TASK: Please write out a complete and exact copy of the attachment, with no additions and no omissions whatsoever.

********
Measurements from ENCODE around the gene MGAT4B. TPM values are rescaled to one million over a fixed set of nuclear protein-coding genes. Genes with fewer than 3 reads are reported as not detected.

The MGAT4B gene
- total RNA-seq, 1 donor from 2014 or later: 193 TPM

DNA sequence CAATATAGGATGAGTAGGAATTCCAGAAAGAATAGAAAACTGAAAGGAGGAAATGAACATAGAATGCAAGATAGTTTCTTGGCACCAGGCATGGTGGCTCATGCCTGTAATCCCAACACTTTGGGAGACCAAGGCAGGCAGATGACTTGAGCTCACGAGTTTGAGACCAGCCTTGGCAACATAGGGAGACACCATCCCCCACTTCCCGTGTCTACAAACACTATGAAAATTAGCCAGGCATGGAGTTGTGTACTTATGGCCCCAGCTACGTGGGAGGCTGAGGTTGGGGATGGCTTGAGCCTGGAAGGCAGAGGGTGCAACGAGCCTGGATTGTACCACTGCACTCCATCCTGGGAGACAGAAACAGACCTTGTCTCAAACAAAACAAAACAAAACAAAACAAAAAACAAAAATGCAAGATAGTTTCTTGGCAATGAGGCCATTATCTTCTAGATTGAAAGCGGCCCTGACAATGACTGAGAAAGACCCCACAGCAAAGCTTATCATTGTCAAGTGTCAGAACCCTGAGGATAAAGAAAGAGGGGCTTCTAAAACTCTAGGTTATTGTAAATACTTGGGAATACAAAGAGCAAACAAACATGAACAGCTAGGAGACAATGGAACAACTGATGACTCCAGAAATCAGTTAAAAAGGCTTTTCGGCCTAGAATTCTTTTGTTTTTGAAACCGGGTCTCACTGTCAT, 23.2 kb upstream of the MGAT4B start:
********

Measurements from ENCODE around the gene MGAT4B. TPM values are rescaled to one million over a fixed set of nuclear protein-coding genes. Genes with fewer than 3 reads are reported as not detected.

The MGAT4B gene
- total RNA-seq, 1 donor from 2014 or later: 193 TPM

DNA sequence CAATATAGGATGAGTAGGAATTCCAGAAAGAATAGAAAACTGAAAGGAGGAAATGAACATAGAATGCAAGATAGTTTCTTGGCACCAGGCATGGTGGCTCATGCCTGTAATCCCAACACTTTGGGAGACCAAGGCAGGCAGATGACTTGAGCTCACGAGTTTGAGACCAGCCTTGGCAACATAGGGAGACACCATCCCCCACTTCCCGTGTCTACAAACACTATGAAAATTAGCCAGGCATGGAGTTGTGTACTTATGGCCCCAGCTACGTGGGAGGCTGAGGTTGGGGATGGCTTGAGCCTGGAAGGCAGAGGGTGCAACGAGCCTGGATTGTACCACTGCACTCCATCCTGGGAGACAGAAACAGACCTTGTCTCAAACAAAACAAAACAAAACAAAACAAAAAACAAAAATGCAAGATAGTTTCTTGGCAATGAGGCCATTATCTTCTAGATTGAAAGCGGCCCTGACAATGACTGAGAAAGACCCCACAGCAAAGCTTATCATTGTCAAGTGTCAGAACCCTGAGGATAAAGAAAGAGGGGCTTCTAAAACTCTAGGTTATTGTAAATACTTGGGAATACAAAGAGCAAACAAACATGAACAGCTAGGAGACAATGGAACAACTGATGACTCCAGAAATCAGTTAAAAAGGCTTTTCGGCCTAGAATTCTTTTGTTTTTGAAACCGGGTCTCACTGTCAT, 23.2 kb upstream of the MGAT4B start: